720 words barely starts to cover how scary the numbers are. Study after study on distracted driving suggests it's as dangerous as drinking and driving... plus, I've been amazed, just in the past month, how many lousy drivers I've had to dodge because they're yakking away without paying attention. Anyway, I came up with a little psychological trick that's been giving me a chuckle... included at the end.
Driving while texting: The new DUI
You’ve seen them, too.
A sleek black SUV wobbles in its lane. You pull up along side. The driver is a multitasking commuter balancing his phone, a tall stainless steel travel mug of coffee and, maybe, even a spreadsheet from work while steering with one knee.
Or what about that lady in front of you, review mirror bent down to allow a careful application of lipstick, on the phone, yakking faster than she’s driving, and paying no attention to the reef of red brake lights looming ahead.
Once, just outside of Fond du Lac, I passed a driver who was watching a video on his iPod.
How many of these people did you see – today?
The National Highway Traffic Safety Administration (NHTSA) collected data suggesting that, at any time during daylight hours in 2007, 11 percent of all drivers – around 1.8 million people – were using cell phones. I almost rear-ended one of them a few weeks ago.
While navigating late afternoon traffic through the Zoo Interchange, I found myself behind a slow moving Saab weaving back and forth in his lane as we merged from I-894 onto northbound Highway 45. I remember thinking it was a bit too early in the day to find a drunk driver but, then, this is Wisconsin. We have the dumbest drunk driving laws in the country. So I waited until he’d settled down a bit and accelerated to pass.
I glanced into the car as I went by. He wasn’t drunk. He was texting. He had a cup of coffee in his right hand and his cell phone in the left, texting with his left thumb. At 50 mph. On a twisty and busy onramp.
I couldn’t stop myself: I honked my horn to wake him up. Just that friendly little double-tap “hey how’s it going” kind of honk. He bobbled his coffee, startled back into consciousness, looked up irritated and flipped me off. Of course. But once his attention was restored, he jerked that 3,000 pounds of Swedish steel and glass back into his own lane amazingly fast.
I called the State Patrol afterward to ask about the legality of honking at obviously impaired drivers, but they never got back to me. Look, if I pull up to a car that’s weaving and I see the driver nodding off, I’m going to honk to wake them up. Most drunk or sleepy drivers (unless they’re repeat offenders) don’t even realize they’re impaired when they get behind the wheel – neither do cell phone yakkers.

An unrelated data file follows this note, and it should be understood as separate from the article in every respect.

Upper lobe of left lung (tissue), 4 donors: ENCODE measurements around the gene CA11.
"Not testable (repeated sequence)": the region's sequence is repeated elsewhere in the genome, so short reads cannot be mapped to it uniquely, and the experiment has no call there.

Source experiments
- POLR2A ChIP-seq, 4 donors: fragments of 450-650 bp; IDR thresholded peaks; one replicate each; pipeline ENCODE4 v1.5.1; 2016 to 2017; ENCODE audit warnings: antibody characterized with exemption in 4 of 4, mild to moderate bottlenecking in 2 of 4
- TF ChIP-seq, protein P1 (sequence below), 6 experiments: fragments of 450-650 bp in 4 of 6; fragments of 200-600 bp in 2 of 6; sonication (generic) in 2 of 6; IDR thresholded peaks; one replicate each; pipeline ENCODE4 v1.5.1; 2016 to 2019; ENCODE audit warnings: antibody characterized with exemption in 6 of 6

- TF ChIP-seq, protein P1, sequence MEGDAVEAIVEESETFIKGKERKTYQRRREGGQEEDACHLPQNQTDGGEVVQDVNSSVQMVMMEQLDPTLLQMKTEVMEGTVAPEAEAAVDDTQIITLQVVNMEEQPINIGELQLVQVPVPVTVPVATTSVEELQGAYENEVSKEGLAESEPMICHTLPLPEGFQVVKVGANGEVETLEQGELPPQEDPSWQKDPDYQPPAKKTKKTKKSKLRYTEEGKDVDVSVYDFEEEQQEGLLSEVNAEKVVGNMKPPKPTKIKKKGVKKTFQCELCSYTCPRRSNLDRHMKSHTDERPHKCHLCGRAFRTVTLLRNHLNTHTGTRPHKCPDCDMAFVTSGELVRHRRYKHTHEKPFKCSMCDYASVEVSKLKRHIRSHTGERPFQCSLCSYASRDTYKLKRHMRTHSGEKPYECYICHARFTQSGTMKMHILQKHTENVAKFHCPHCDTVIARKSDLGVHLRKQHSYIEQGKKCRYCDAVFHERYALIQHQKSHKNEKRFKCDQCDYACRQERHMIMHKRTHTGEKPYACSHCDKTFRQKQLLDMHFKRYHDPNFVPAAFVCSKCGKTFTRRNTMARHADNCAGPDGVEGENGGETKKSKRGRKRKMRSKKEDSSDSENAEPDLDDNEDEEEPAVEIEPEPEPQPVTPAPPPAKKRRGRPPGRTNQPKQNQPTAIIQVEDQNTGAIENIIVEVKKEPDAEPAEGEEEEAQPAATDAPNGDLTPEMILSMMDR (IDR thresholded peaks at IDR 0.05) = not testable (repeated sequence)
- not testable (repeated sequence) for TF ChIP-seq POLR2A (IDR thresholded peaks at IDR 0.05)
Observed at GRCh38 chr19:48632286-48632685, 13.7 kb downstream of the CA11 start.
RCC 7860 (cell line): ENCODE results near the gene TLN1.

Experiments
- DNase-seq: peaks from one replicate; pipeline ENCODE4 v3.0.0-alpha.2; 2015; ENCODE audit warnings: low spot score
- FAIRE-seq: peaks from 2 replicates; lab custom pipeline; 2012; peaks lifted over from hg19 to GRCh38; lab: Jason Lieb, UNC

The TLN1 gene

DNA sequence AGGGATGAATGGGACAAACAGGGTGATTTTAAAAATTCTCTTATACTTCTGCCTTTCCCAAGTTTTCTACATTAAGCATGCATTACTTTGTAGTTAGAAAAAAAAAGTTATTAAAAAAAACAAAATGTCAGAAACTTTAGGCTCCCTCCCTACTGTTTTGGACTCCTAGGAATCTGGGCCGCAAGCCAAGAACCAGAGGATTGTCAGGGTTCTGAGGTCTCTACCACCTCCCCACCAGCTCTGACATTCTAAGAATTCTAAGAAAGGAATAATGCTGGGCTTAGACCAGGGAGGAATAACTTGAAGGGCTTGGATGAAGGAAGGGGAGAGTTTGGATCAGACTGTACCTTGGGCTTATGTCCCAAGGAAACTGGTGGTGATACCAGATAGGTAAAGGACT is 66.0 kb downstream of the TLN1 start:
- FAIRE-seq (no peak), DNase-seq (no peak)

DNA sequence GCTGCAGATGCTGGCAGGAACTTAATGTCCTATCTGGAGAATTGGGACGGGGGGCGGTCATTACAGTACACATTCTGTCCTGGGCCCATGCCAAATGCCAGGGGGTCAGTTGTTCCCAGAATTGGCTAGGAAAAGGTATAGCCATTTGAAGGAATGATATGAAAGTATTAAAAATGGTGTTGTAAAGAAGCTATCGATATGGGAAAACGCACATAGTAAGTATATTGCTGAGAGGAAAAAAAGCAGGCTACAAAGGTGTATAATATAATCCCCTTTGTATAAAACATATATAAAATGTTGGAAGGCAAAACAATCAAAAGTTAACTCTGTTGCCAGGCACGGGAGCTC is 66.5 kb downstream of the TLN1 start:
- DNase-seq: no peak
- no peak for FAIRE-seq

The numbers tell the story.
A 2003 Harvard study estimated that “cellphone distraction caused 2,600 traffic deaths every year, and 330,000 accidents that result in moderate or severe injuries.” An Insurance Institute for Highway Safety (IIHS) study, using crash data and cell phone records, found that “cell phone users are four times as likely to have injury crashes.” The risk remained the same for both handheld and hands-free phones. A 2006 study by the University of Utah found that drivers using cell phones are as impaired as those who blow a blood-alcohol level of .08 – over the limit in most states.
Talking is bad. Texting is worse. Initial findings from a Virginia Tech Transportation Institute study showed that the collision risk for drivers while was 23 times higher than when they weren’t texting.
We haven’t done anything about this problem, even though the NHTSA has documented studies dating back to 1990. About 170 bills designed to address distracted driving were introduced in state legislatures last year, but fewer than 10 were passed. Minnesota and Illinois both have legal restrictions placed on cell phone use (school bus drivers, for instance, are barred from using cell phones while working). Not us. In Wisconsin, only Glendale and Marshfield have enacted municipal ordinances banning driver cell phone use.
While we wait for the politicians to catch up, here’s something you can do to amuse yourself. Next time you drive by someone engrossed in a conversation on their cell phone, use your imagination to replace their cell phone with a frosty bottle of beer. Can you see it? That starts to provide the right mental picture of their state of mind. And for those of you who still chose to yakyak while you drive: next time you answer your cell phone on the interstate, or decide to call a friend because you’re bored, imagine you’ve just cracked open a cold one and are now sneaking a quick chug. What could it hurt?
Update: I was contacted by the State Patrol and just didn't get their comments in time. The nice officer reminded me that honking is discouraged -- since it can cause accidents if you're not careful -- but, if someone sways into your lane, you have a perfect right to alert them. The best course of action, he suggested, as always, is to drive defensively.
My thanks to the nice folks at the Wisconsin State Patrol.